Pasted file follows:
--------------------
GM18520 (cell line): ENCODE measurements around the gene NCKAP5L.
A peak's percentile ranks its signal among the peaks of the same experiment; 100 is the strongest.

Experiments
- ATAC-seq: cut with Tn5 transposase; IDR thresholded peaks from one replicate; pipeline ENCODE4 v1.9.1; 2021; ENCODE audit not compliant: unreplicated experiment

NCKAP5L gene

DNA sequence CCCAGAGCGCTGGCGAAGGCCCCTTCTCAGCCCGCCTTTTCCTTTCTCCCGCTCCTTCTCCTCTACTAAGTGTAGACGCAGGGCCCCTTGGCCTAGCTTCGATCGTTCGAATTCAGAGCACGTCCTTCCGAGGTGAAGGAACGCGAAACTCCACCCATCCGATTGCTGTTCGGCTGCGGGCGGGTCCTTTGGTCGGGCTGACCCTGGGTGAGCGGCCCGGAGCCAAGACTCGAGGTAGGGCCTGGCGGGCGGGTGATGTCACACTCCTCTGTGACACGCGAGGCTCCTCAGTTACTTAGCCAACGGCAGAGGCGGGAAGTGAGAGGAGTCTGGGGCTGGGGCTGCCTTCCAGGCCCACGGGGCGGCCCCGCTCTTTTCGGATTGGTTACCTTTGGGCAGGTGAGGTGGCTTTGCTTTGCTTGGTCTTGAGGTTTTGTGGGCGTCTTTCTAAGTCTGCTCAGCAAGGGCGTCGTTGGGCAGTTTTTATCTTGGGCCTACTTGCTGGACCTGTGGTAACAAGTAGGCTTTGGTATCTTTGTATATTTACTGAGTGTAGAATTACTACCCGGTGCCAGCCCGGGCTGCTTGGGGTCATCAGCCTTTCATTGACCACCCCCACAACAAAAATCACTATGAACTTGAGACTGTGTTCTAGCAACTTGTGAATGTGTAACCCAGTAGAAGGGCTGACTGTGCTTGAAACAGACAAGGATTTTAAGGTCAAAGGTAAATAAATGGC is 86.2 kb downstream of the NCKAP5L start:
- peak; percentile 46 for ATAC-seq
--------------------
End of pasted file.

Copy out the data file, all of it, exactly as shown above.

GM18520 (cell line): ENCODE measurements around the gene NCKAP5L.
A peak's percentile ranks its signal among the peaks of the same experiment; 100 is the strongest.

Experiments
- ATAC-seq: cut with Tn5 transposase; IDR thresholded peaks from one replicate; pipeline ENCODE4 v1.9.1; 2021; ENCODE audit not compliant: unreplicated experiment

NCKAP5L gene

DNA sequence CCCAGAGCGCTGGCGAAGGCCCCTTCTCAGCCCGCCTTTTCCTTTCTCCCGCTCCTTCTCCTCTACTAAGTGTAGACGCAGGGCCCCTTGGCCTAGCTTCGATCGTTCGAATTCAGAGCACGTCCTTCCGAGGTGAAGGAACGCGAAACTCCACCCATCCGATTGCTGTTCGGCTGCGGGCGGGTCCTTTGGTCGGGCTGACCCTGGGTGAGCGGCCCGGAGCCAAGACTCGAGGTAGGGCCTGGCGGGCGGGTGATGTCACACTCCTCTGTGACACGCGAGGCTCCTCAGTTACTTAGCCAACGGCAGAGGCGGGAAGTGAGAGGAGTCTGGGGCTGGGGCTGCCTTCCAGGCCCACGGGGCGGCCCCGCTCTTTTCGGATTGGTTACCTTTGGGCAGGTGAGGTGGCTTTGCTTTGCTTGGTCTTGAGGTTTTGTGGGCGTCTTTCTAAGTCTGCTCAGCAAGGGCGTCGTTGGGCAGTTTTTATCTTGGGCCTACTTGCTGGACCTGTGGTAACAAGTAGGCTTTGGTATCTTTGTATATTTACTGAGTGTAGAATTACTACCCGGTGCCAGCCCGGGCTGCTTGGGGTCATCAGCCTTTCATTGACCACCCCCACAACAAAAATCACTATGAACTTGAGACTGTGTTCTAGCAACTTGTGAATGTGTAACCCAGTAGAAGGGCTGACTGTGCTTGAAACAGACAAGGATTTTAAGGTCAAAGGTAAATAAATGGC is 86.2 kb downstream of the NCKAP5L start:
- peak; percentile 46 for ATAC-seq